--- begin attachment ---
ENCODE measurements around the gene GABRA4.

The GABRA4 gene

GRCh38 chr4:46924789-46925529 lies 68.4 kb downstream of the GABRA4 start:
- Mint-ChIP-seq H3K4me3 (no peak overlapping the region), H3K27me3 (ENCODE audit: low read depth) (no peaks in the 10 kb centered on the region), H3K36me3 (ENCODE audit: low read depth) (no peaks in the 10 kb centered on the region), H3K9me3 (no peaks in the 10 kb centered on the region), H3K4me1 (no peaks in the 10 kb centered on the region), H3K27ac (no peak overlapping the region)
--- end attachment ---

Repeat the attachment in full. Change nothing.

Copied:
ENCODE measurements around the gene GABRA4.

The GABRA4 gene

GRCh38 chr4:46924789-46925529 lies 68.4 kb downstream of the GABRA4 start:
- Mint-ChIP-seq H3K4me3 (no peak overlapping the region), H3K27me3 (ENCODE audit: low read depth) (no peaks in the 10 kb centered on the region), H3K36me3 (ENCODE audit: low read depth) (no peaks in the 10 kb centered on the region), H3K9me3 (no peaks in the 10 kb centered on the region), H3K4me1 (no peaks in the 10 kb centered on the region), H3K27ac (no peak overlapping the region)